In this first episode, Lord Grantham and his family are reading about the sinking of the "Titanic" on 15th April, 1912. Lady Edith makes the passing comment as she looks at the newspaper that "I thought it was supposed to be unsinkable". This is important because many passengers, members of the public and even the hierarchy of The White Star Line who owned the ship believed this to be the case. Brochures and magazines printed at the time carried the words "practically unsinkable", including "Shipbuilder Magazine" which wrote a feature article saying the same. This became folklore and by the time the "Titanic" set out on her maiden voyage, just about everyone believed she could not sink.
Mr. Carson: I understand most of the ladies were taken off in time.
Lord Crawley: You mean the ladies in first class? God help the poor devils below decks. On their way to a better life. What a tragedy.
Violet: I didn't run Downton for thirty years to see it go - lock, stock and barrel to a stranger from God knows where!
Cora: Are we to be friends, then?
Violet: We are allies, my dear, which can be a good deal more effective.
Mr. Bates: (After seeing His Lordship's snuff box collection)Beautiful. Funny, our job, isn't it?
Thomas: What do you mean?
Mr. Bates: The way we live with all this. A pirate's hoard within our reach. But none of it's ours, is it?
Thomas: No, none of it's ours.
Mrs. Hughes: (after seeing Daisy by the fire)Oh, heavens girl. You're building a fire, not inventing it.
Duke of Crowborough: Why did you apologise to that man? It's not his business what we do.
Lady Mary: I always apologise when I'm in the wrong. It's a habit of mine.
(At the home of Mrs Isobel Crawley and her son, Matthew, in Manchester, the maid has just brought in the morning mail.)
Maid: First post, Ma'am.
Isobel: Thank you, Ellen.
(She hands one letter across the table to her son.)
Isobel: One for you.
Matthew: Thank you, Mother. (opens the letter and begins to read it) It's from Lord Grantham.
Isobel: Really? What on earth does he want?
(Matthew looking stunned)
Matthew: He wants to change our lives.
Dowager Countess: Don't you care about Downton?
(Lord Grantham turns, barely containing his anger.)
Lord Grantham: What do you think? I've given my life to Downton. I was born here and I hope to die here. I claim no career beyond the nurture of this house and the estate. It is my third parent and my fourth child. Do I care about it? Yes, I do care!
(Holding her fan up to her face to shield herself from the electric lights in the room.)
Dowager Countess: Such a glare! I feel as though we're on stage at the Gaiety (theatre).
Lord Grantham: We're used to it. I do wish you'd let me install it in the Dower House, it's very convenient. The man who manages the generator could look after yours as well.
Dowager Countess: I could never have electricity in the house. I wouldn't sleep a wink with all those vapours seeping about.
Mary: (looking at her evening dress in the mirror.) Oh, I hate black!
Sybil: It's not for long. Mama says we can go into half-mourning next month and back to colours by September.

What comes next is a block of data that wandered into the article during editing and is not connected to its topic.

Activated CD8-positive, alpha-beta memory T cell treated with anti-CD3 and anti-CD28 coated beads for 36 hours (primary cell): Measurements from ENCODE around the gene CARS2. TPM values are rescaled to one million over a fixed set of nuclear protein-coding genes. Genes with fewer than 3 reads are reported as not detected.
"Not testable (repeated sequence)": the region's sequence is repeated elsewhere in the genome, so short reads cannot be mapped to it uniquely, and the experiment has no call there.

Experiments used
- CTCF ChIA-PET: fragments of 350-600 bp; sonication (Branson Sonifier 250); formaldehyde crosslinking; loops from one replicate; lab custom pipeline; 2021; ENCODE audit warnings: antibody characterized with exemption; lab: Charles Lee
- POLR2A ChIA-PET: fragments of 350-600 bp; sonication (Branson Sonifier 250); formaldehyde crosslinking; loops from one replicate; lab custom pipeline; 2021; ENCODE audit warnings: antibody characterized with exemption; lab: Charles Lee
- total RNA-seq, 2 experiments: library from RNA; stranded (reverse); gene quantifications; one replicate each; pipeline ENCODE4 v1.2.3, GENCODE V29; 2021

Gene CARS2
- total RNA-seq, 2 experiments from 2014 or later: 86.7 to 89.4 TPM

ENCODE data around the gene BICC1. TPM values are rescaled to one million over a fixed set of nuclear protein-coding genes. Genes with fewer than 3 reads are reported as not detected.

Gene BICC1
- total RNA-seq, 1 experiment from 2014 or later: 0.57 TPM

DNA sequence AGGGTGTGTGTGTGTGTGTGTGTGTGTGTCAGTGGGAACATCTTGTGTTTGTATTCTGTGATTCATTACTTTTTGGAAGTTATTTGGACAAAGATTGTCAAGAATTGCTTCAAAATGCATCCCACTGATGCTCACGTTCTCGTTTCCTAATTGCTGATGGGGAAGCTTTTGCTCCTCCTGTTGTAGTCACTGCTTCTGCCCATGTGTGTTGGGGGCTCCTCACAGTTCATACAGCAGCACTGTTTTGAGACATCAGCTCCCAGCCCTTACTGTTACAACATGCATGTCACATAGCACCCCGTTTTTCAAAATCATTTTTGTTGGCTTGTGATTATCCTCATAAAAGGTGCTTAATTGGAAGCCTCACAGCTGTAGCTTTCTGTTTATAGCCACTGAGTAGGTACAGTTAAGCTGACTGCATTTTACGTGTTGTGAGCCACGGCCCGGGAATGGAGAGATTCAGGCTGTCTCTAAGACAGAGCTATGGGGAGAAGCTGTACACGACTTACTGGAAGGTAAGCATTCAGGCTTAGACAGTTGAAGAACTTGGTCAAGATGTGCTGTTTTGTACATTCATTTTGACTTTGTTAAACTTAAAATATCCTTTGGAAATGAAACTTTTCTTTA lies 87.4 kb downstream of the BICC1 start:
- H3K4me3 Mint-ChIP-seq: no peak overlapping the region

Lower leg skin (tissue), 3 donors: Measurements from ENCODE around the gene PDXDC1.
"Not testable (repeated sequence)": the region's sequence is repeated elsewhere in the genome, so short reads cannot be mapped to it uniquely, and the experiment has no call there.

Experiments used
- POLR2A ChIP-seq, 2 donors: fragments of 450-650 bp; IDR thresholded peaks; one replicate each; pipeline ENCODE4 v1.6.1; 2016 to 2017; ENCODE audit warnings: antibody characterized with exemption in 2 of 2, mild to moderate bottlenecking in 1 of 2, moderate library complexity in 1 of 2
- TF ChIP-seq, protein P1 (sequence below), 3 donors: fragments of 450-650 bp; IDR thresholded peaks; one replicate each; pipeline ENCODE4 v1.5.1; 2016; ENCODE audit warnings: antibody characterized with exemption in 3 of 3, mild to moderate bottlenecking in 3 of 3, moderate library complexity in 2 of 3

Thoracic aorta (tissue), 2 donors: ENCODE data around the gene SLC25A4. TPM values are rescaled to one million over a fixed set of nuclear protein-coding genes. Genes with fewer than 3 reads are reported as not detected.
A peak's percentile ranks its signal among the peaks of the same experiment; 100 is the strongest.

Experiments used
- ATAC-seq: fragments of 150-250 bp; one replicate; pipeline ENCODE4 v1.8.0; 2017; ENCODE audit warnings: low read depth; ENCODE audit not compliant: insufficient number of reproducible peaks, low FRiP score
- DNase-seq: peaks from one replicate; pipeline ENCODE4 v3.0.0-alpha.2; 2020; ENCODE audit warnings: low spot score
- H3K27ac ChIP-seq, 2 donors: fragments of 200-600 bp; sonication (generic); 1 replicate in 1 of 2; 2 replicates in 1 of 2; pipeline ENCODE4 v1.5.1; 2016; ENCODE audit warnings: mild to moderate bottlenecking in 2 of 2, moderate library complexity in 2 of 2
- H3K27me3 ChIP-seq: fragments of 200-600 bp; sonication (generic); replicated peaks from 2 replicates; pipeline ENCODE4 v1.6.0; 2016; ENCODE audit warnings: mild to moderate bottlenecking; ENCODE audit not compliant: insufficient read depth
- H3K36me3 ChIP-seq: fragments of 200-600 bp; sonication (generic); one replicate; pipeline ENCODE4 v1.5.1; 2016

Mary: It still seems a lot for a cousin.
Edith: But not a fiance?
Mary: He wasn't really a fiance.
Edith: No? I thought that was what you call a man you're going to marry.
Mary: I was only going to marry him if nothing better turned up.
Sybil: Oh! What a horrid thing to say.
Mary: Don't worry. Edith would have taken him, wouldn't you?
Edith: Yes, I'd have taken him if you'd given me the chance. I'd have taken him like a shot.
Daisy: Seems like a lot of food when you think they're all in mourning. (Surveying the large amount of food that is being prepared for the Crawley family and their guests.)
Mrs Patmore: Nothing makes you hungrier or more tired than grief. When my sister died, God rest her soul, I ate my way through four plates of sandwiches at one sitting and slept round the clock.
Daisy: Did it make you feel better?
Mrs Patmore: Not much, but it passed the time.
Daisy: Why are the papers ironed?
Mrs Patmore: What's it to you?
O'Brien: To dry the ink, silly. We wouldn't want His Lordship's hands to be as black as yours.
The episode won 3 Emmy Awards for Outstanding Cinematography for a Miniseries or Movie, Outstanding Costumes for a Miniseries, Movie or a Special and Outstanding Directing for a Miniseries, Movie or a Dramatic Special.
Even though filming for the outdoor scenes was done in Oxfordshire and showed several landmarks from that area, the Crawley family are actually supposed to live in North Yorkshire and often mention places from that location during dialogue between characters.
The location for the filming of Isobel and Matthew Crawley's house was done in an English village named Bampton, which is in Oxfordshire in the UK.
Sutton's Hospital, located in Charterhouse, London, was the location for the filming of all the hospital scenes in the series.
All the exterior and some of the interior scenes featuring Downton Abbey were shot at Highclere Castle on the Berkshire-Hampshire border near Newbury. The servants' quarters were constructed and filmed at Ealing Studios in London.
Thomas: I can't believe I've been passed over for Long John Silver.
Long John Silver is the central antagonist in the Robert Louis Stevenson novelTreasure Island.As Thomas is referring to Bates when he makes this statement, the reference to an antagonist seems appropriate.